• With the completion of well received projects in Thailand, Indonesia and China, we expect positive EBITDA of S$9.9m, S$10.8m and S$12.0m in 2017-19 respectively.
  • While management continues to flag caution on its Australia developments, we think there is still comfort to be drawn. For example, while the Northpoint Surfers Paradise development has been delayed pending Banyan Tree’s search for a viable co-developer, prices of Gold Coast land continue to soar as the infrastructure development in preparation for Commonwealth Games 2018 leaves a lasting positive impact in connectivity. 
  • According to our channel checks, land prices per square metre have risen 13% since Banyan Tree’s purchase.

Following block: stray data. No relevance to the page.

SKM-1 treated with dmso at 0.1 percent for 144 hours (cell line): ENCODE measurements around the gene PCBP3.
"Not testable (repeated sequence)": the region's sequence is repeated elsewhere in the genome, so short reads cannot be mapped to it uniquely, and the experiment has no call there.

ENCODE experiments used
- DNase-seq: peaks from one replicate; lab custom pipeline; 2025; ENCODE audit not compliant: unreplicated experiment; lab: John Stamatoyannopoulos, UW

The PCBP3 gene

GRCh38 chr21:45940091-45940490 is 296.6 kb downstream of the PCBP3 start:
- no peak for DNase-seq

…while contributions from other fee-paying segments are expected to fall. 

  • Design services have been hit by a slowing Chinese economy which had affected the progress of several development projects owned by third-parties. Despite the potential for more design services coming on-stream through Accor and management’s continued emphasis on scaling down the architectural and design division to reduce costs, we conservatively assume continued losses in 2017 in the same magnitude as in 2016. 
  • We expect Banyan Tree to break even after every two design contracts in 2018-19.

Capital injection and asset-light approach to create a stronger balance sheet. 

  • An expectation of a full divestment of its China assets and equity injection into Banyan Tree by 2018 will culminate into a lower net debt of S$255.9m in 2019 from S$507.8m in 2016. With a strengthening balance sheet, dividend resumption is on the cards.